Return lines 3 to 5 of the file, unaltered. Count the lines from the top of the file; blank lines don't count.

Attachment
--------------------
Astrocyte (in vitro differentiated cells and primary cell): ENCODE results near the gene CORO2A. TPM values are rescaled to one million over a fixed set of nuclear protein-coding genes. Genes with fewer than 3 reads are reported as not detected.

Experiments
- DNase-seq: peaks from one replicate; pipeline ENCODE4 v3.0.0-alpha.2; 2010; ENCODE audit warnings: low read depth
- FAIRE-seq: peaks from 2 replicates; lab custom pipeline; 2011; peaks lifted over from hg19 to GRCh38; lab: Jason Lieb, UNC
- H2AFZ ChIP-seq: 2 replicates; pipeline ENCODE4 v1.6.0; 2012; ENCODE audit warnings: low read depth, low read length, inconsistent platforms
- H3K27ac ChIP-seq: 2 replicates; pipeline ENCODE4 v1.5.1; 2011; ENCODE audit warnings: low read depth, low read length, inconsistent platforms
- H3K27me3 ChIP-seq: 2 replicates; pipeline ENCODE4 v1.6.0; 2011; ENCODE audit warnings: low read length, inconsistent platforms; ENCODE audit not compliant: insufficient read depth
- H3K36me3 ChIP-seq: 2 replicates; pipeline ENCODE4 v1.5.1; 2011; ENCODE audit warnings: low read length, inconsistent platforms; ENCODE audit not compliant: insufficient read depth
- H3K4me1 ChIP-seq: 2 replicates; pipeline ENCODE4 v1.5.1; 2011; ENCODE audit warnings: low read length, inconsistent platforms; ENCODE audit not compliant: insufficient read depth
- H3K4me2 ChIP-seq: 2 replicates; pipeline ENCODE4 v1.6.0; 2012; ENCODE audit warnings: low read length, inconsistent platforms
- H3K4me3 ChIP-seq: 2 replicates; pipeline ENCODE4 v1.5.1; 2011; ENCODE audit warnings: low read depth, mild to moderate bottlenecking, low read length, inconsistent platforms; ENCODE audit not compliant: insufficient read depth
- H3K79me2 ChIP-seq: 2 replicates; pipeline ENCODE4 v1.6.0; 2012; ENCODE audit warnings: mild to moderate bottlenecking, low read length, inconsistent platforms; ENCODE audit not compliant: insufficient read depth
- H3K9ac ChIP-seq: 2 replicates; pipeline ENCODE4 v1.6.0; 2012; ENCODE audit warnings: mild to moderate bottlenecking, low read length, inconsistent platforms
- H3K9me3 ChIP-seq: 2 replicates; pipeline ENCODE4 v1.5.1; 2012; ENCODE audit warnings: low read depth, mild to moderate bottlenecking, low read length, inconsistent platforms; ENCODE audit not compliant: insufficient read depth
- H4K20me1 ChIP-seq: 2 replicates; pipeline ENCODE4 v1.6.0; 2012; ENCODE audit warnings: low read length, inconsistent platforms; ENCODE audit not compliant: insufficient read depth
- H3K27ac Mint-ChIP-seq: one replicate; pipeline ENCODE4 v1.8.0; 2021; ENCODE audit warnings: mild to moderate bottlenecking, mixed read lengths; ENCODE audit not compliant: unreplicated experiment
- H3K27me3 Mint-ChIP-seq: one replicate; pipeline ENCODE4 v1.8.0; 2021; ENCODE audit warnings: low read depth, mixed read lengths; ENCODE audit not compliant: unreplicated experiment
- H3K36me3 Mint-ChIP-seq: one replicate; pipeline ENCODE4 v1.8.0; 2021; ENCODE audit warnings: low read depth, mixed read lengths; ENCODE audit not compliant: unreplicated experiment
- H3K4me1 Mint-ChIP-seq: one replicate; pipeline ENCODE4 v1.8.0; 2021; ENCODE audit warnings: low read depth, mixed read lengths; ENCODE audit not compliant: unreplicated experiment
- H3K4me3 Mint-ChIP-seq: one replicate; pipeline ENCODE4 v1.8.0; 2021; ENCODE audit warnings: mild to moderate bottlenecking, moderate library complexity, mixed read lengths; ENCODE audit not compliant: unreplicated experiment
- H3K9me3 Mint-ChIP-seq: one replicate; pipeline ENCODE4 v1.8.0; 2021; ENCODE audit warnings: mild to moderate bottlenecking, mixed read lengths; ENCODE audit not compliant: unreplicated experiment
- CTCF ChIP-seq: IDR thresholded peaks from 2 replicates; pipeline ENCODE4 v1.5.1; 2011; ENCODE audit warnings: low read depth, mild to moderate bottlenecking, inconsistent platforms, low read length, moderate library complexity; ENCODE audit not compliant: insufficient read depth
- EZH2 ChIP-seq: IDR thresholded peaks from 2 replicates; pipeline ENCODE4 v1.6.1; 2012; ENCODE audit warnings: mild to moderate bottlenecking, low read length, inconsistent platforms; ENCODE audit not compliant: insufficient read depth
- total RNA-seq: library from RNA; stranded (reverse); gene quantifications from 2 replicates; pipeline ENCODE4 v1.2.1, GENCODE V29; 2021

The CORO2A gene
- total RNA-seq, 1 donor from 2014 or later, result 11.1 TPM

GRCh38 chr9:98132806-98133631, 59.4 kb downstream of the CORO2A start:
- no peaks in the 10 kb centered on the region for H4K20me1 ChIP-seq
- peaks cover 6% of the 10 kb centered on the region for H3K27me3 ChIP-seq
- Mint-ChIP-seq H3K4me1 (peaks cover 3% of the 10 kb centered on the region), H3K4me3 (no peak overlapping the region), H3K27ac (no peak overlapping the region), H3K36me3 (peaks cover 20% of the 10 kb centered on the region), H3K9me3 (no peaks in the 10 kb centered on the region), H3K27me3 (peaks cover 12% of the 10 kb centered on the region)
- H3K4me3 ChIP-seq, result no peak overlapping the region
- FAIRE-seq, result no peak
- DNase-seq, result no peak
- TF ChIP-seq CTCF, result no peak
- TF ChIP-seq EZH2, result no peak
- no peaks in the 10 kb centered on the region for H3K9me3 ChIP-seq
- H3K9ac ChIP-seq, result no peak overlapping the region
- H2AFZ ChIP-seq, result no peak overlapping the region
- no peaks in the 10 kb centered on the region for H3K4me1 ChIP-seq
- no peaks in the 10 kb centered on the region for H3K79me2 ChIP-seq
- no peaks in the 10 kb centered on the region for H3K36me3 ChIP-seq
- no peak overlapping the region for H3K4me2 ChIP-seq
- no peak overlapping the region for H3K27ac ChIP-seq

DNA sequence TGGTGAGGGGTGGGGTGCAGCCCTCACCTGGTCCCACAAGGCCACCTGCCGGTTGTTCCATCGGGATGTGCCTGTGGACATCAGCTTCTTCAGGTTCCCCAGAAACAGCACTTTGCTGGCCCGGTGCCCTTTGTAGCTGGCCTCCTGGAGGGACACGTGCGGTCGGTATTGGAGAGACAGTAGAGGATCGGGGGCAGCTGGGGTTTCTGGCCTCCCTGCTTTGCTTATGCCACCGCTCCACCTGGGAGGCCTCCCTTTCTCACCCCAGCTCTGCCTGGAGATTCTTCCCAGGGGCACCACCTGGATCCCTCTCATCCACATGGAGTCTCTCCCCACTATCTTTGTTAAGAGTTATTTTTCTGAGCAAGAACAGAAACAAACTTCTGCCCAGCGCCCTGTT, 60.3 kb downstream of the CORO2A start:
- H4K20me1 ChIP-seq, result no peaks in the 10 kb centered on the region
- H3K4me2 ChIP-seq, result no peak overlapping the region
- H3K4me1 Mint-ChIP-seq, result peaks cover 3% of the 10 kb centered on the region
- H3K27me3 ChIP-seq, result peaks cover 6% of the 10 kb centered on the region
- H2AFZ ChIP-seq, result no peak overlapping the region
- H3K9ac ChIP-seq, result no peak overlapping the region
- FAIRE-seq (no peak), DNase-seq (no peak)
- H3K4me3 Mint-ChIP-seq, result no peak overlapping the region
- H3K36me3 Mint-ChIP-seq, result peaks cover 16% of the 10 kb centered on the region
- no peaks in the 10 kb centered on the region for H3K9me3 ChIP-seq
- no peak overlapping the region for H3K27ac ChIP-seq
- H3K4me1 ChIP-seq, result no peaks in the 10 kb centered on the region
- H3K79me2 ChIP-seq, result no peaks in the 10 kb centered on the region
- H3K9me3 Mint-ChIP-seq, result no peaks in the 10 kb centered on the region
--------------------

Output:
- DNase-seq: peaks from one replicate; pipeline ENCODE4 v3.0.0-alpha.2; 2010; ENCODE audit warnings: low read depth
- FAIRE-seq: peaks from 2 replicates; lab custom pipeline; 2011; peaks lifted over from hg19 to GRCh38; lab: Jason Lieb, UNC
- H2AFZ ChIP-seq: 2 replicates; pipeline ENCODE4 v1.6.0; 2012; ENCODE audit warnings: low read depth, low read length, inconsistent platforms